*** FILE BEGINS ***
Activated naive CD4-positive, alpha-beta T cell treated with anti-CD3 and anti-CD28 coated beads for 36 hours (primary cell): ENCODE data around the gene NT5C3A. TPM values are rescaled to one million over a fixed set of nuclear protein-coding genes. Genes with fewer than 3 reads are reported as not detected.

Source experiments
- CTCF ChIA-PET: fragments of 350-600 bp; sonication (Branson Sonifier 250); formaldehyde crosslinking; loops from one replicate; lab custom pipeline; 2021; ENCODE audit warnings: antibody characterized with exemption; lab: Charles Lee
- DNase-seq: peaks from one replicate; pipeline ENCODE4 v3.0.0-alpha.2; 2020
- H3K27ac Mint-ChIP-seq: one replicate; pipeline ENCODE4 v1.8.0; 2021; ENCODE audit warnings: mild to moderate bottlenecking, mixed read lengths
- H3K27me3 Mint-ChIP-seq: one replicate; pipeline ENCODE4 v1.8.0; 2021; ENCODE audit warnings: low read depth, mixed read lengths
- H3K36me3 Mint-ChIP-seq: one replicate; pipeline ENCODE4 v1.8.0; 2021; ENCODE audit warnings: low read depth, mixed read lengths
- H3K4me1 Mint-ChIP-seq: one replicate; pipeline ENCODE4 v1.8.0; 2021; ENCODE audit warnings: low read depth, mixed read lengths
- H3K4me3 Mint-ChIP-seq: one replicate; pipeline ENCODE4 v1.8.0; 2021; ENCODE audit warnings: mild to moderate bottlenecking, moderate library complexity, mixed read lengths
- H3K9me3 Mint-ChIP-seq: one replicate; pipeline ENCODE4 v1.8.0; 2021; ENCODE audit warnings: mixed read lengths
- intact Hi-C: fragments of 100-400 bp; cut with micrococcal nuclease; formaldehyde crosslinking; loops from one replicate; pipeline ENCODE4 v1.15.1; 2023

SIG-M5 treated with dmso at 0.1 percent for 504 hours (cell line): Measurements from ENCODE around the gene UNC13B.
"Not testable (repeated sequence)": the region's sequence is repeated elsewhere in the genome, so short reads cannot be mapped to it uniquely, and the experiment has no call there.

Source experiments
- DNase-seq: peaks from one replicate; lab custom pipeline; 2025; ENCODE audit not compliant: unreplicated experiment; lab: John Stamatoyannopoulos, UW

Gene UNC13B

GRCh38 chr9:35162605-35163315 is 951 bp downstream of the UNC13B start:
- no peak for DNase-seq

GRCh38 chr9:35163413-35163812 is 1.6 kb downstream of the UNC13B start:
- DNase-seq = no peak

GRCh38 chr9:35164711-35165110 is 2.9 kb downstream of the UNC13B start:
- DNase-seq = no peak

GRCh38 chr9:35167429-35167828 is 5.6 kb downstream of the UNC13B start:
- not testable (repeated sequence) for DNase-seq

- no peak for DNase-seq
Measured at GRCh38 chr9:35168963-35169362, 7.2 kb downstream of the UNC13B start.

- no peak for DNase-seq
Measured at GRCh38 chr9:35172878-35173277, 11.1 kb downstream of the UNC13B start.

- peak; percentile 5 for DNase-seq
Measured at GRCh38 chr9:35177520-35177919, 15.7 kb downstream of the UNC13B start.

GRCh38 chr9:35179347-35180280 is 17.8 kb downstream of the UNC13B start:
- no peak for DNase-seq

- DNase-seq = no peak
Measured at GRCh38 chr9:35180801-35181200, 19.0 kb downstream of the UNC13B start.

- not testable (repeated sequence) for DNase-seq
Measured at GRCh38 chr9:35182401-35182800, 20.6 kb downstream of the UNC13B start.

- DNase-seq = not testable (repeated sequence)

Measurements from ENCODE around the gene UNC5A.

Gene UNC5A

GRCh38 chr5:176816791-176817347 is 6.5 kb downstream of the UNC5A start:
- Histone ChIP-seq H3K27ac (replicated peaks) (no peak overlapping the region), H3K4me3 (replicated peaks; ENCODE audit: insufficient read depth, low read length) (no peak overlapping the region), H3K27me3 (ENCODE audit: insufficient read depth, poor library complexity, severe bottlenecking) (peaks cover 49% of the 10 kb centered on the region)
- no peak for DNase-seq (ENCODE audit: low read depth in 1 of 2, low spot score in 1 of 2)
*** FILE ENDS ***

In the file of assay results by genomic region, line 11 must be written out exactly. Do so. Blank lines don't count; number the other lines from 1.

- intact Hi-C: fragments of 100-400 bp; cut with micrococcal nuclease; formaldehyde crosslinking; loops from one replicate; pipeline ENCODE4 v1.15.1; 2023